With the frame secured in the vise, I started working from right to left and always did my best to keep the file level and straight. This helped in not having to work one side against the other. It also took off even amounts of steel each time the file swiped past the frame. Little by little I was seeing the radiused contour starting to look like it would begin to accept the grip safety. Using the bastard ,or rough, file and following the outline of the hardened tool steel jig, my 0.250-inch radius was starting to come together.

STEP 5 Refining the shape

As I got closer to the needed radius I began using a second, finer file to cut the steel. Again, by working straight and level my finer swipes followed the jig perfectly. Remember to work slowly—it’s always easier to take material off than to add it back on. A handy tip is to use a marker to mark the safety where it contacts the frame. This is a good way to see which areas of the frame are making contact. Marker ink on the safety will leave telltale signs on the frame if it’s making contact.

STEP 6 Checking fitment

It was at this point that I started taking the jig off and placing the Beavertail grip safety into the frame. This allowed me to check the hole where the thumb safety enters into the frame and passes through the grip safety. As more steel came off the frame the holes in the frame and the grip safety started to align. From time to time I would place a safety into the frame to see how close it was to passing all the way through. A rubberband will help keep the safety in the frame for quick reference.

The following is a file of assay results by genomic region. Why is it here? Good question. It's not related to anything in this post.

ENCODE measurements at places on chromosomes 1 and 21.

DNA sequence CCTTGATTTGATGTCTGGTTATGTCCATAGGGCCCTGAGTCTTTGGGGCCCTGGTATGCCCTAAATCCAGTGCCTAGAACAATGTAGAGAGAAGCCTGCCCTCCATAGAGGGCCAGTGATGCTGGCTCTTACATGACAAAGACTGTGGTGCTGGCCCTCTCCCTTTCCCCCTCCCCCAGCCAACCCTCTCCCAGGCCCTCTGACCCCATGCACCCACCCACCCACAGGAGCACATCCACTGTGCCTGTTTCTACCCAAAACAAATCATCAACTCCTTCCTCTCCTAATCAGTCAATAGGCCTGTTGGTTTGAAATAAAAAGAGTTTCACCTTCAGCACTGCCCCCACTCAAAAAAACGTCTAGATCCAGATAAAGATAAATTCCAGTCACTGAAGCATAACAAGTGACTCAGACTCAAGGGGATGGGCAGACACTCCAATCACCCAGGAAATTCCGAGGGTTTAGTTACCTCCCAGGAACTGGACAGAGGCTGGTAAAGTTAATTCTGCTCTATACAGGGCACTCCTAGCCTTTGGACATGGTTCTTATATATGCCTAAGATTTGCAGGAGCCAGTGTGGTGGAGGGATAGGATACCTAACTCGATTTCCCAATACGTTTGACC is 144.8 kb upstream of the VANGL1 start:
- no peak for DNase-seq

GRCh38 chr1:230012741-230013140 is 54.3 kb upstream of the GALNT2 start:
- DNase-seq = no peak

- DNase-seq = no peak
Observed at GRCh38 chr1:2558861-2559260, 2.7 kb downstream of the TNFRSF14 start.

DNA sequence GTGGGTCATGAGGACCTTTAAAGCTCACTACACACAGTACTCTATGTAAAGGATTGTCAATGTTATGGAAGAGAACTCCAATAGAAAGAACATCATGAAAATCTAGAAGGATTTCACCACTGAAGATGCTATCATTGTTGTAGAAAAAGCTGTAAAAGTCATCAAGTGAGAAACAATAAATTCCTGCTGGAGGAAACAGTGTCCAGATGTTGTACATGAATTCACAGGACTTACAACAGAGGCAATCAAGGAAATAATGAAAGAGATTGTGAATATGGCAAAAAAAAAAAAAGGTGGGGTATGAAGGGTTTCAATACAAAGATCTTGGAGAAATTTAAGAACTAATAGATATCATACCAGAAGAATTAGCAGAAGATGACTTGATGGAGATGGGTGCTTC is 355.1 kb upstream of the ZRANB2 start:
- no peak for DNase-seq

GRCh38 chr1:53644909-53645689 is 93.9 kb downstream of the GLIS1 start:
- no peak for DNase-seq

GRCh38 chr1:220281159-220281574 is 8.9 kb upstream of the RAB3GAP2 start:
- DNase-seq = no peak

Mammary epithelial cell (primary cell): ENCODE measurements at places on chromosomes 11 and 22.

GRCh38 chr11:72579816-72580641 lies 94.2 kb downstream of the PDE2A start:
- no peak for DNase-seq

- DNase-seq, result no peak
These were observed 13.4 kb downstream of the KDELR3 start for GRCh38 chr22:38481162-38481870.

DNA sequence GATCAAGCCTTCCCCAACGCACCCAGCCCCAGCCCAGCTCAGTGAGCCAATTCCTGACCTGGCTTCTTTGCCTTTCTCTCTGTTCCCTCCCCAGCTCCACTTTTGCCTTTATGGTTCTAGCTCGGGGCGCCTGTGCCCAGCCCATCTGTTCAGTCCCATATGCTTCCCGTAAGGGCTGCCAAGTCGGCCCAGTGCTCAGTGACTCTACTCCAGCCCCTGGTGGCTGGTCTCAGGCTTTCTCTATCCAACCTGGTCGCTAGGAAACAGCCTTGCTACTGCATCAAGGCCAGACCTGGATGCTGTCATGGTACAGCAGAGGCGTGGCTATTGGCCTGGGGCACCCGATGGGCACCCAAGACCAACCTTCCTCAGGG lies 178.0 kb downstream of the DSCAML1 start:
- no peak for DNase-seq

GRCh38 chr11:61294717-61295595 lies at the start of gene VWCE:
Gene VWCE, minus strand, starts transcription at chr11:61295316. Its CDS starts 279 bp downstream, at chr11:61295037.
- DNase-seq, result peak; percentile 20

STEP 7 Fine filing

I used a fine round file to take the little bit of excess steel off the top portion of the frame. This allows for the grip safety to be in the resting position when your hand is not on the pistol. After about two and a half hours of working I finally had a good fit. 

STEP 8 Cleaning up 

When the beavertail fit into the frame and the thumb safety passed through perfectly, I started using long strips of different grits of sandpaper to take out some of the filing marks. In about another 20 to 30 minutes I was happy with the results.

STEP 9 Reassembly & safety check

Once the thumb and grip safeties fit together it was time to reassemble and make sure everything worked. While there are areas on the underside of the grip safety that should be fitted to the other internals, I simply checked the 1911 with a function test. Everything worked once it was put back together. With the thumb safety down and the grip safety not depressed, the trigger could not be pulled. Once the grip safety was depressed I had the hammer down with a press of the trigger. Not bad for three hours of work. 


Before this pistol goes into the inventory or gets placed out in the field, I will fit the internals and make sure I have a nice trigger pull. That will take a bit of filing, polishing, and a bit more time, but that’s best left for another article. This DIY project was quite fun and did not break the bank with parts and tools. Good luck!  

Text by Jason Davis and images by Jerry Tsai & Danny Chang